Call for 1 to 10 pharmacist ratio to improve care in Australia’s emergency departments
A new blueprint for emergency medicine pharmacy services to improve patient care while reducing total service cost in Australia’s emergency departments and short stay units, including 1:10 pharmacist-patient ratios, has been released today by the Society of Hospital Pharmacists of Australia (SHPA).
Reflecting strong working partnerships between pharmacists and doctors in hospitals, the SHPA Standards of Practice in Emergency Medicine for Pharmacy Services was reviewed by the Australasian College for Emergency Medicine (ACEM), and published in the December 2019 issue of the Journal of Pharmacy Practice and Research (JPPR) alongside a supporting editorial by Simon Judkins, ACEM Board Member and immediate Past President.
Susan Welch, immediate past Chair of SHPA’s Emergency Medicine Leadership Committee, says the standard describes current best care for the provision of emergency medicine pharmacy services.
‘The provision of emergency medicine pharmacist services improves healthcare outcomes through timely and accurate best possible medication history (BPMH) documentation; liaison between emergency and other departments on medicine-related issues such as stock shortages or substitutions; early involvement of the pharmacist in decision making and administration of time-critical medications; and reductions in the total cost of care.
‘Where there is the delivery of emergency services, or where patients are admitted to short stay acute medical assessment units for less than 48 hours, we recommend 1.0 FTE pharmacist for clinical pharmacy services, per day, for every 10 patients at risk of medication related problems.’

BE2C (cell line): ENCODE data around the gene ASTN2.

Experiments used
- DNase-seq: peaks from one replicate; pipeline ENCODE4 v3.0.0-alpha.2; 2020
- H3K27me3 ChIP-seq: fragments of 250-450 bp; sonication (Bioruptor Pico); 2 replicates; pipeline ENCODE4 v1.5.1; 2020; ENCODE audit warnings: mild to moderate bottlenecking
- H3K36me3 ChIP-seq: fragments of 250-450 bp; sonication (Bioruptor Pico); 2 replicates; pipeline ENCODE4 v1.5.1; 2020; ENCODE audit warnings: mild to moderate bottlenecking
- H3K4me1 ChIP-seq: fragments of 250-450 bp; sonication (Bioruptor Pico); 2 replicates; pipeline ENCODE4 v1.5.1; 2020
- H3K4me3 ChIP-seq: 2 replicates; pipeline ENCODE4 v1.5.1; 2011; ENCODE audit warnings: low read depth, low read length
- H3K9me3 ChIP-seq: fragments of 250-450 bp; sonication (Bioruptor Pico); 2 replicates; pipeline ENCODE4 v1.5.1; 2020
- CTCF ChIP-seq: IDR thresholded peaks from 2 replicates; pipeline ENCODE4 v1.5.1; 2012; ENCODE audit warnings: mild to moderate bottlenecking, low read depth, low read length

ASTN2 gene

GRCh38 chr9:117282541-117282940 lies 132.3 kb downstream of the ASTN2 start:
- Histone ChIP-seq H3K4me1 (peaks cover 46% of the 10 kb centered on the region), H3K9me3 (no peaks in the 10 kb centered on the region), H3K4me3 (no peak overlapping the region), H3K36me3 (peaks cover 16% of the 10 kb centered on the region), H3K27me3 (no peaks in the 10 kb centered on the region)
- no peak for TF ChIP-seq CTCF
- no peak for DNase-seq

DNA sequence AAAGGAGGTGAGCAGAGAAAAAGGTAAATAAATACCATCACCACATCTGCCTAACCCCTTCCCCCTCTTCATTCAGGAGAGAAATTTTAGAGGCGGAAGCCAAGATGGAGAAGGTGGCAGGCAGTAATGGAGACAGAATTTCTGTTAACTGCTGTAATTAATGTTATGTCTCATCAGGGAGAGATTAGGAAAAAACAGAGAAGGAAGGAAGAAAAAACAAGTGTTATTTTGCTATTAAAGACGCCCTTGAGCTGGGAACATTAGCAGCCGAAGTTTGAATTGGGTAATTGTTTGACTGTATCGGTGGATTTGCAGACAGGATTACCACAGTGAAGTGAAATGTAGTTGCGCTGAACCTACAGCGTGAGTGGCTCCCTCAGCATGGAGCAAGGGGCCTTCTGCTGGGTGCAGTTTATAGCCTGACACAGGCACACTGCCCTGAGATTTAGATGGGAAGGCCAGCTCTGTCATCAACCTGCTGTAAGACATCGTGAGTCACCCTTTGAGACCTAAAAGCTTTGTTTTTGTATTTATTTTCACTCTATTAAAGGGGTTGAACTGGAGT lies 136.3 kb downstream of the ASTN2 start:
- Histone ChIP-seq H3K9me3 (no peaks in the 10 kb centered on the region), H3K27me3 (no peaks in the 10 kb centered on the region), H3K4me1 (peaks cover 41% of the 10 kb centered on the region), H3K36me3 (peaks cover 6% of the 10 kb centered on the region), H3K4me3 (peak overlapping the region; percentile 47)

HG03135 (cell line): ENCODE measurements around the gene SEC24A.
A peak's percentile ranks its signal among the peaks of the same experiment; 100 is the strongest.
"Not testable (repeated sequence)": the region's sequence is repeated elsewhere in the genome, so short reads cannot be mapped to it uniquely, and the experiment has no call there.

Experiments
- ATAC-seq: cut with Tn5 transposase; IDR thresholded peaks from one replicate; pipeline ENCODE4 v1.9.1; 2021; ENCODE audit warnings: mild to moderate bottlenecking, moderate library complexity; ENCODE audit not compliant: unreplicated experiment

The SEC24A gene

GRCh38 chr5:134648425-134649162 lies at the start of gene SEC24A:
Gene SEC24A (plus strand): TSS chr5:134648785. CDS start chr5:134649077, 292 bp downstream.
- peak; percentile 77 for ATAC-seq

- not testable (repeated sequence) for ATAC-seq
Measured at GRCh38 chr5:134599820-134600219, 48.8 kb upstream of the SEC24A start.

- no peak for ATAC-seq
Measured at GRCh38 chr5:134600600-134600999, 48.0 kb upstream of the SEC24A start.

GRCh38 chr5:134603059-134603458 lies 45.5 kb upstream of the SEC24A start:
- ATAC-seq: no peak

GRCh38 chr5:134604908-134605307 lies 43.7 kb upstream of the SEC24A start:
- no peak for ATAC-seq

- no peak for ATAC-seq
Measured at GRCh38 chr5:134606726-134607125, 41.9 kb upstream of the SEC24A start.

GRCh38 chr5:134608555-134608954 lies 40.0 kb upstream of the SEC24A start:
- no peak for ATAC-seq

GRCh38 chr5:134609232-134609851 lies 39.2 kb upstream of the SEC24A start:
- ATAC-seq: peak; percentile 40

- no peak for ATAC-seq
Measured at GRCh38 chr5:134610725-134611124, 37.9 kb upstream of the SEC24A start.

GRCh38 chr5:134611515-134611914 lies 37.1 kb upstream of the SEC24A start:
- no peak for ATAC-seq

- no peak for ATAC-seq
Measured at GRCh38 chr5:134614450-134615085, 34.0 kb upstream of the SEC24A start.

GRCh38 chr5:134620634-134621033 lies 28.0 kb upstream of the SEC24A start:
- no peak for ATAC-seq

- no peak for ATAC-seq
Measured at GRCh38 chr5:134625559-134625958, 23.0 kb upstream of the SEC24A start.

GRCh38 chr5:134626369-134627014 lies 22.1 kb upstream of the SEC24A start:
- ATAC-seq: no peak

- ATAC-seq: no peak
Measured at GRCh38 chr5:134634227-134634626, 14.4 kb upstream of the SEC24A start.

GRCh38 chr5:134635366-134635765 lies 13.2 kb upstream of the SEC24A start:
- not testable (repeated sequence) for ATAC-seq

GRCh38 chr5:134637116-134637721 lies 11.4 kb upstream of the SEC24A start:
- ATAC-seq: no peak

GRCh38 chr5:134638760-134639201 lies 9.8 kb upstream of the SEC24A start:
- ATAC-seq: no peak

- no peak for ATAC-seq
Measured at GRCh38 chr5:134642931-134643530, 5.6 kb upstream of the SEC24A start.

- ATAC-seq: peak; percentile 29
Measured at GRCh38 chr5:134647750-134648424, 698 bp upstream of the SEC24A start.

SHPA Chief Executive Kristin Michaels says research into the benefits of expanding emergency medicine pharmacy is compelling, given services are established in less than two-thirds of Australian hospitals.
‘The addition of a clinical pharmacist within an emergency department has been proven to reduce the number of medicines omissions and dosing delays, and a systematic literature review from 2009-16 demonstrated the role of the emergency pharmacist led to a diverse range of positive patient outcomes.
‘2016 research showed 40% of Australian hospitals do not have a dedicated emergency medicine pharmacy service.
‘Through the leadership of SHPA members, who are medicines experts working in busy and challenging clinical environments, this Standard provides clear guidance that we hope will support the closing of this gap to the benefit of Australia’s most critically ill patients.’
Writing in SHPA’s flagship journal today, ACEM’s Simon Judkins says effective, efficient, timely and equitable patient-centred care is what all health professional strive to deliver in emergency departments.
‘Clinical pharmacists are an essential part of the ED multidisciplinary team and the adoption into practice of the roles and services outlined in SHPA’s Standards needs to be a priority to improve the care provided to our patients.
‘The ACEM has welcomed contributing to the development of these Standards and looks forward to working with our pharmacy colleagues to further strengthen and embed clinical pharmacists as part of the emergency care team.’